While effective, sit-ups and planks can get boring after a while. So, if you're looking to switch things up, you may have come across an ab roller (aka ab wheel), which is an inexpensive piece of fitness equipment you can add to your home gym to work on your core strength.
It's only natural to wonder, though: Do ab rollers work? Although the ab roller alone won't give you a ripped midsection and reduced belly fat — there's no such thing as spot reduction — if you use it properly, it can help you build your core muscles, which in turn, improves your stability, posture and total fitness.
Read on to learn about how to use an ab roller, which muscles it works and its overall effectiveness.
First, What Is an Ab Roller and How Do You Use It?
The ab roller is a small piece of gym equipment that consists of a wheel with handles attached on each side that smoothly rolls (hence the name) on the floor or an exercise mat. Watch the video and read the instructions below to see exactly how the ab roller exercise is done.
- Set up on all fours on a flat, hard surface. Place a cushion, mat or towel underneath your knees for support.
- Engage your core and tuck your pelvis underneath you to reduce the arch in your lower back. You want to maintain a solid core and neutral spine throughout the entire exercise.
- Grab onto the ab wheel's handles. Your back should be rounded in the starting position, but your core should still be completely engaged.
- Slowly roll forward, using your core to control the movement. Your back should extend a bit as you roll so that you move into a plank position.
- Roll as far out as you can while still maintaining a tight core and flat back.
- Use your core and back muscles to roll the wheel back toward your body and return to the starting position.
So, Does the Ab Roller Actually Work?
If you're wondering if an ab roller is effective and works your entire core, the answer is yes. Specifically, the ab roller works the following core muscles, as LIVESTRONG.com has previously reported.
- Rectus abdominis
- Transverse abdominis
- Internal and external obliques
- Lower back muscles
Additionally, the ab roller works your glute, hip flexor and quad muscles, too.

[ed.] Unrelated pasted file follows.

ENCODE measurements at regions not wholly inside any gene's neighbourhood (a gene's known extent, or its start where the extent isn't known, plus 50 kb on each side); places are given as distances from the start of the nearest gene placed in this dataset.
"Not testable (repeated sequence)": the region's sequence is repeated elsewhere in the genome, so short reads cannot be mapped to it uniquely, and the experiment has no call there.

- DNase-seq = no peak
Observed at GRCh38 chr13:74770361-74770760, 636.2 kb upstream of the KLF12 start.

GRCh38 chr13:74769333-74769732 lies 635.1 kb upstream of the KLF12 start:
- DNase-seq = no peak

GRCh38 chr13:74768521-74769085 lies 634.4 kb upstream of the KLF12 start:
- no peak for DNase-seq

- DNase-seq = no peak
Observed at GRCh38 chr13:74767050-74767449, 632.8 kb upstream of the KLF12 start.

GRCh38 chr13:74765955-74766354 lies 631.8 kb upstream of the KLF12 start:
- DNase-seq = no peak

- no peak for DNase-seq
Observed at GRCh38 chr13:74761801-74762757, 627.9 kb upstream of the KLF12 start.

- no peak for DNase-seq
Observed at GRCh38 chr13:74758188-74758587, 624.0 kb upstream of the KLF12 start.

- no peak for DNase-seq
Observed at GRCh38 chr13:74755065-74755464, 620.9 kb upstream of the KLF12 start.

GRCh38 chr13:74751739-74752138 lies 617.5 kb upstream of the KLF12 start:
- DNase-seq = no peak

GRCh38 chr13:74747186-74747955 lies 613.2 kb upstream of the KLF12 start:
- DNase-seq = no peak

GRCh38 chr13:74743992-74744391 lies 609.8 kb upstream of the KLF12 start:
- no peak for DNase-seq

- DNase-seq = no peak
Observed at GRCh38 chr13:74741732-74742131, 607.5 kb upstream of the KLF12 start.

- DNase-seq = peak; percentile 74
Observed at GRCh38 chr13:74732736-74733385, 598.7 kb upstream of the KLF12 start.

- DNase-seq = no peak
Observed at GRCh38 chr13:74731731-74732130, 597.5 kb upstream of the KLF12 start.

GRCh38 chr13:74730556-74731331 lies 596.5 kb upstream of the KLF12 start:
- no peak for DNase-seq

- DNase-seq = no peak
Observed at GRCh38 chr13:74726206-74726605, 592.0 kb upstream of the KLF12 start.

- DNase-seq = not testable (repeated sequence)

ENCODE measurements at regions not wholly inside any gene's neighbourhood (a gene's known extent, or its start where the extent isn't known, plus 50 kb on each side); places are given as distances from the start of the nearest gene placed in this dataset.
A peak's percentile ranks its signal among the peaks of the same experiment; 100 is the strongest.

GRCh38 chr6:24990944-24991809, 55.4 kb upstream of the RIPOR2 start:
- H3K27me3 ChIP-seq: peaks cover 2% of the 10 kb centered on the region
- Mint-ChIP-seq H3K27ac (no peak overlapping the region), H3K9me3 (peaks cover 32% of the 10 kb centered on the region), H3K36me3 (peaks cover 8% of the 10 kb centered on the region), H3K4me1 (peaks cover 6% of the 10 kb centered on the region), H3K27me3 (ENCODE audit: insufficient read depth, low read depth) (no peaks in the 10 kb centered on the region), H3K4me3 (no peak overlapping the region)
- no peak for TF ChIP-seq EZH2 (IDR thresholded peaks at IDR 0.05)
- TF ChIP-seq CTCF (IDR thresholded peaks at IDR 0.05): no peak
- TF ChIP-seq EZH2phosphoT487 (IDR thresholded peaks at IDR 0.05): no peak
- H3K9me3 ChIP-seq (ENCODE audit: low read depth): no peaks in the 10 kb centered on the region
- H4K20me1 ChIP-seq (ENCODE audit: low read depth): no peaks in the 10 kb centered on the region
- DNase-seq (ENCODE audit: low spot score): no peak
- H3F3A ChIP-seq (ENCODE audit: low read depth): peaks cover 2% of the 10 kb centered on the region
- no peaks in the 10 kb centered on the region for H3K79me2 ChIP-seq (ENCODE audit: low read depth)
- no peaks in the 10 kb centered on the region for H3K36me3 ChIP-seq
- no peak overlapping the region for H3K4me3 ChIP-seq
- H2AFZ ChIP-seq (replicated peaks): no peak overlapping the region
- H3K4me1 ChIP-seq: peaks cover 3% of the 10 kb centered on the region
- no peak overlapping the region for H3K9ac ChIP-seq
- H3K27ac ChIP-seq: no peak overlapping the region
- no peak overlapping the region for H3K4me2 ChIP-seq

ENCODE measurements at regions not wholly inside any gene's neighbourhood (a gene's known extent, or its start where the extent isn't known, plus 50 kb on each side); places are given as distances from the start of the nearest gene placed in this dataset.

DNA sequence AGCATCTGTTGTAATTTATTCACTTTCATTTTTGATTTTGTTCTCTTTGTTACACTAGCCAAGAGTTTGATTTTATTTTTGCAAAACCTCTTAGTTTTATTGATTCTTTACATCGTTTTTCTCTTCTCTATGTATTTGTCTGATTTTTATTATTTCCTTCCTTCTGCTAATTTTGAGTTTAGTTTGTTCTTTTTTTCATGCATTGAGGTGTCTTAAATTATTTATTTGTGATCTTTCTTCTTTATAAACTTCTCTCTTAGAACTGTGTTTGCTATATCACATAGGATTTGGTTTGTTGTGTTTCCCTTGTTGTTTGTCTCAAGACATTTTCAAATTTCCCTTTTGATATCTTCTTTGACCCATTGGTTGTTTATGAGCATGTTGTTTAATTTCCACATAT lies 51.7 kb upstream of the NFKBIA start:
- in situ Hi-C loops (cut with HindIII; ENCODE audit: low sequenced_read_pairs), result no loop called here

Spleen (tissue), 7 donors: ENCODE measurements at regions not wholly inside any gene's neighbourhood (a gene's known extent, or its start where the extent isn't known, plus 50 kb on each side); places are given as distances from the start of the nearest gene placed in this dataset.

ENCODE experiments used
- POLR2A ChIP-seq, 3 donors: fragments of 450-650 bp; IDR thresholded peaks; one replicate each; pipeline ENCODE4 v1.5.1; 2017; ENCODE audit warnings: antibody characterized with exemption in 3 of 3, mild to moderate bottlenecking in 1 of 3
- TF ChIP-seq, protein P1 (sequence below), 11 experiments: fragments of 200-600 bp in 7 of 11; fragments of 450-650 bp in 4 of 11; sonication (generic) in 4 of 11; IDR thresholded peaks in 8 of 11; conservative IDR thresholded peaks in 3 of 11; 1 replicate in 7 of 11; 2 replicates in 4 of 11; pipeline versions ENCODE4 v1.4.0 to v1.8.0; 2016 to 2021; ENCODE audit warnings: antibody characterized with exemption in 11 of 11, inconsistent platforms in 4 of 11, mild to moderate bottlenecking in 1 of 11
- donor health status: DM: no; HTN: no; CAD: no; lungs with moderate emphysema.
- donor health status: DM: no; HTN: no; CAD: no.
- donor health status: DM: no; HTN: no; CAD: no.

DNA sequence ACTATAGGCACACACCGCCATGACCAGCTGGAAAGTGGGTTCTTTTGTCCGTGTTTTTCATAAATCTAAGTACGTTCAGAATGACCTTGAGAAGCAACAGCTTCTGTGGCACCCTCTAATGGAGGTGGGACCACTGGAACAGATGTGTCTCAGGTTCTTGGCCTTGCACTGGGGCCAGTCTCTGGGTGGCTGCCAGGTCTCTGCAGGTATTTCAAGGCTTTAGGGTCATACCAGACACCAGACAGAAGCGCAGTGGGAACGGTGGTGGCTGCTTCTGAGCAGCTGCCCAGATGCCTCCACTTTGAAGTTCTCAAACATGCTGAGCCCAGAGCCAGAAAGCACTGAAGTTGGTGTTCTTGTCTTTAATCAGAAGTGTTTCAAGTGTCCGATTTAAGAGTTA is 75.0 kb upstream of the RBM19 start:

Other benefits of the ab roller include aiding in better posture and lower back health, which help prevent back pain and improve your ability to move in and out of the gym.
What is the disadvantage of using an ab roller? While it fires up many muscles, as listed above, it isn't the most effective exercise when it comes to isolating just your abdominal muscles, according to research commissioned by the American Council on Exercise (ACE). To test the effectiveness of the ab wheel, researchers use electromyography, or EMG, equipment. By placing electrodes on the abdominal region, researchers can observe the activity of the muscle as a subject performs an exercise.
The ab wheel was tested against several other pieces of gym equipment for abs and standard abs exercises, such as the regular crunch. Researchers recorded the activity in the main abdominal muscle, the rectus abdominis, and in the side abdominal muscles, the obliques.
Out of 13 exercises in the ACE-sponsored study, the ab roller ranked ninth in rectus abdominis activity. So, while the ab roller isn't the most effective, it also isn't the least, meaning it can still have a place in your core routine. Plus, if you're motivated to work out your abs using an ab roller regularly, that's more effective than not exercising at all.
It's important to note: The ab roller is only effective if you use it properly. If you push with your arms instead of using your abs, or if you use momentum to rock forward, you will decrease the effectiveness of the exercise.
Our Favorite Ab Rollers
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